Belgium's made its mark on the culinary world with waffles and chocolate. But could Ghent, Belgium, become the world's first city known for its vegetarianism? Starting today, the city has instituted a weekly "veggie day" in which government officials opt for meatless meals. When school begins again in September, schoolchildren will also have a weekly meat-free day.
Deputy mayor of Ghent Tom Balthazar explained that the reasons for going vegetarian are manifold: in addition to tackling obesity, raising awareness for vegetarianism reduces the city's environmental footprint and helps fight hunger. "Eighteen percent of the greenhouse gas emissions are caused by the meat industry . . . and the fight against hunger will go better and smoother if we eat less meat. For producing one kilogram of meat, you need seven to 10 kilograms of grains," he said.Citizens of Ghent still have the option to eat meat on "veggie day." However, as Balthazar (who is a self-described flexitarian) explains, the main menu on these days at city schools and many restaurants will be meatless, and the alternative menu will contain meat.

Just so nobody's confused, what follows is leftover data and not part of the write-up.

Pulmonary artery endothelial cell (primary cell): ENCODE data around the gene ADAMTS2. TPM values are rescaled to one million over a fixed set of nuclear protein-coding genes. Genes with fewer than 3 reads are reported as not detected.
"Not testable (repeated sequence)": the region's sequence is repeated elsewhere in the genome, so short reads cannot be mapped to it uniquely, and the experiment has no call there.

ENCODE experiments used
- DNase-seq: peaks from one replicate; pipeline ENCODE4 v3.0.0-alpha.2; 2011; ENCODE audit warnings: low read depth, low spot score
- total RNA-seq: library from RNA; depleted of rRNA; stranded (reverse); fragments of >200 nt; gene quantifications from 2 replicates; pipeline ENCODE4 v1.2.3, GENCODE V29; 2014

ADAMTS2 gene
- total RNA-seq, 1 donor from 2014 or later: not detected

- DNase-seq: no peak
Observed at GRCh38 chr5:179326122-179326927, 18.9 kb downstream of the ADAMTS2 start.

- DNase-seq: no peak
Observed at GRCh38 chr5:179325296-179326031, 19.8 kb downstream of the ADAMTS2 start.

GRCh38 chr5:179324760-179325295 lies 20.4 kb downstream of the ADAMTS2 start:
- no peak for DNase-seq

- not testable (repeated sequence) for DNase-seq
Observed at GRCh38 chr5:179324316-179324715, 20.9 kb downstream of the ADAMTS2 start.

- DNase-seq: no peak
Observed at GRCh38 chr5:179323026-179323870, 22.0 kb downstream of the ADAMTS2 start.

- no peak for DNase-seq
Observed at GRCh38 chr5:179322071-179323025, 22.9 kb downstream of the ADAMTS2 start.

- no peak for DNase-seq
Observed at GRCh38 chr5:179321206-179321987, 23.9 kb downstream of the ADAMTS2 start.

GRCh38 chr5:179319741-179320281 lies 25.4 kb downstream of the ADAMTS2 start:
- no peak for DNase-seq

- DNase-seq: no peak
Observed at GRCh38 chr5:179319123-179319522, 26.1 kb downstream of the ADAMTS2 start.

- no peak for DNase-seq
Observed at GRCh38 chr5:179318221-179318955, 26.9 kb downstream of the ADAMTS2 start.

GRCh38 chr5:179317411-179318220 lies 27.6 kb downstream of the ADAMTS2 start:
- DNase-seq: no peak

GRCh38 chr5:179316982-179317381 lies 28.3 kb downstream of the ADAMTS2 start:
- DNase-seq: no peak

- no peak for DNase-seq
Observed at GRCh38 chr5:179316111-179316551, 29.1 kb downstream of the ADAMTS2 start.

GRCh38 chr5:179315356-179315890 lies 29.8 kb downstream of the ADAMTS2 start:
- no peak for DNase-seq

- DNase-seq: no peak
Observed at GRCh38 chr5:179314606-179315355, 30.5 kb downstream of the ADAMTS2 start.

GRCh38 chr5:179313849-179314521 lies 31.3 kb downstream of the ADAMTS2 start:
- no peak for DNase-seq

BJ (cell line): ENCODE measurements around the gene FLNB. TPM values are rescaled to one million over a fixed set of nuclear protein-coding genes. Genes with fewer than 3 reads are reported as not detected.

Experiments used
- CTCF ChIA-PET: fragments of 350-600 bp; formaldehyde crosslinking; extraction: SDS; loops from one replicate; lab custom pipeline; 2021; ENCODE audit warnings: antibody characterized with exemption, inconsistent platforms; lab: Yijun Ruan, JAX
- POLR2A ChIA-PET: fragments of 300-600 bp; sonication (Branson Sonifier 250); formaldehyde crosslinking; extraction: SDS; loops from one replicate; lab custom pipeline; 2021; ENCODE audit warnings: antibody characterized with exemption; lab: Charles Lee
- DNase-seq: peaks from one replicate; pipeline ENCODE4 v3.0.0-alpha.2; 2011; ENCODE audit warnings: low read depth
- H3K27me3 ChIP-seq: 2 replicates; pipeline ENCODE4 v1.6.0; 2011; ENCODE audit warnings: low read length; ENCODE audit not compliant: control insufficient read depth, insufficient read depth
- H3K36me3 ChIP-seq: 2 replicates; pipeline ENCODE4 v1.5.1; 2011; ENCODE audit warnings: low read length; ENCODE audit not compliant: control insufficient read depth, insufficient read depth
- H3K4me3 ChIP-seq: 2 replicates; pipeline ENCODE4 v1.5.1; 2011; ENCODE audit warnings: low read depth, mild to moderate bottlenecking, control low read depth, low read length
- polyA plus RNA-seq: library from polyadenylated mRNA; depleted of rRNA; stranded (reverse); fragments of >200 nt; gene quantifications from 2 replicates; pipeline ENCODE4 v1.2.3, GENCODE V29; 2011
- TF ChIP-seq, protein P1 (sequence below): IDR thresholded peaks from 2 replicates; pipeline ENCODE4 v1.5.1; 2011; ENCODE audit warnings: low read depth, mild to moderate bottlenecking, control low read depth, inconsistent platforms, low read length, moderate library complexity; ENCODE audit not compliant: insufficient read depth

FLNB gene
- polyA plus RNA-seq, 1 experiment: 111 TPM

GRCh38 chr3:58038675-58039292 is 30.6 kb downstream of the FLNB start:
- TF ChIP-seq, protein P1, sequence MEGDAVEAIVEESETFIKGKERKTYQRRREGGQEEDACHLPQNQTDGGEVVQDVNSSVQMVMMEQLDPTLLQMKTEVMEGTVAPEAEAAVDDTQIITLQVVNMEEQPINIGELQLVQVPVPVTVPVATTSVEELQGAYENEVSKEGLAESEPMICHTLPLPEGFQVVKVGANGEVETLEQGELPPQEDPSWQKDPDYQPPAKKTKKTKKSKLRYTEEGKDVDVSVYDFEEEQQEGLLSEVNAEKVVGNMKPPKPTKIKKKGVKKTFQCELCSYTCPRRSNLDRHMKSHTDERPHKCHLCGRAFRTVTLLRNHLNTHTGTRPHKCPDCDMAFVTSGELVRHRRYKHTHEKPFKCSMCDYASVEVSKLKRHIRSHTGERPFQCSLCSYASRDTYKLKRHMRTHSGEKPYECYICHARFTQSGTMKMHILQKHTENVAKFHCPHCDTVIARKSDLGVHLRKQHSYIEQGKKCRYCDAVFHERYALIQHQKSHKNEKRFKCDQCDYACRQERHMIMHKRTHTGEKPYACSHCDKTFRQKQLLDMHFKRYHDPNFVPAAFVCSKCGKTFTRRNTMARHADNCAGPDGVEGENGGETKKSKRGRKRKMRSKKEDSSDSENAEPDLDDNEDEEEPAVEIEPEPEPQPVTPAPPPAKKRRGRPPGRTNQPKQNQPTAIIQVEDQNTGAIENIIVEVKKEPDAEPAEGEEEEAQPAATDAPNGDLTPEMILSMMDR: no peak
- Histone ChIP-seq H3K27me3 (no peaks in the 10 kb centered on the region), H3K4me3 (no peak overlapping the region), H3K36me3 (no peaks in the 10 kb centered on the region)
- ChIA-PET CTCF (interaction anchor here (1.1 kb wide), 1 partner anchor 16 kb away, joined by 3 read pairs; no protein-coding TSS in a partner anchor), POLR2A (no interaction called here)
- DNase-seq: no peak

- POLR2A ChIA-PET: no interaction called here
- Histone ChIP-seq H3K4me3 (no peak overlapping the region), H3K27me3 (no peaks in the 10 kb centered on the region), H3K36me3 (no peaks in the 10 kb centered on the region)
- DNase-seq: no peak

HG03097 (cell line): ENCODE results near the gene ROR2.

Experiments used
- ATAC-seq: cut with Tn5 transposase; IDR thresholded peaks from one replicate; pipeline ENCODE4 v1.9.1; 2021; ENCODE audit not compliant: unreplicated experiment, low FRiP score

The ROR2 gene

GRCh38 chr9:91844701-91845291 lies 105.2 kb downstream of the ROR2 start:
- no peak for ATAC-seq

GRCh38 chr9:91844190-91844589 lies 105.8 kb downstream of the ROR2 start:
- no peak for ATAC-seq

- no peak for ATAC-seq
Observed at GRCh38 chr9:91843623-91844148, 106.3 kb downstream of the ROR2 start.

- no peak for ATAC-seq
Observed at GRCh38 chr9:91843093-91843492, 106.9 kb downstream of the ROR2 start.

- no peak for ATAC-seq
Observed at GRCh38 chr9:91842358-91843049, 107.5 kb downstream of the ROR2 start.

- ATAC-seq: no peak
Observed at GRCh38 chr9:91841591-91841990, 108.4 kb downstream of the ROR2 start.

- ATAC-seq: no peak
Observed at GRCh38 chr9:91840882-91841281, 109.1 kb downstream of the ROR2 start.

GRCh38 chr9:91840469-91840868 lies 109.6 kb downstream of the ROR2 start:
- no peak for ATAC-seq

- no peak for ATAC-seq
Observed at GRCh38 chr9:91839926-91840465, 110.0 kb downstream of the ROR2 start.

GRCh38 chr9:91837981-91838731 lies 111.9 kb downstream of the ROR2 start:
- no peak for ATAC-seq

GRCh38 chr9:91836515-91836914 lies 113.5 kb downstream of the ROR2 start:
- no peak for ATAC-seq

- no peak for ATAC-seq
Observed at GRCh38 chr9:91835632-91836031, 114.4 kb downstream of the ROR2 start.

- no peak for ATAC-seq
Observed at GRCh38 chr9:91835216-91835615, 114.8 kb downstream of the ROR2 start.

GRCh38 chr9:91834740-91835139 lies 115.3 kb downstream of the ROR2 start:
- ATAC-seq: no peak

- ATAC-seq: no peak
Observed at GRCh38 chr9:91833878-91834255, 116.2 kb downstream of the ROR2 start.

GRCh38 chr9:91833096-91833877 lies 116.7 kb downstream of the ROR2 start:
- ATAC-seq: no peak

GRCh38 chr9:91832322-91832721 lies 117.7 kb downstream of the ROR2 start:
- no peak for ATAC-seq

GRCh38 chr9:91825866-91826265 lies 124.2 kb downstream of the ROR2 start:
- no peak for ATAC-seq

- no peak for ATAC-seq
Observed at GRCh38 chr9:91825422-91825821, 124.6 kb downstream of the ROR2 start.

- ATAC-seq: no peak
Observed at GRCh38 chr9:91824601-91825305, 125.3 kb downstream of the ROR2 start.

Although I consider myself a big meat eater, it's a relevant time to consider the social, health, and environmental impacts of consuming less meat. Would you support a vegetarian movement in your town?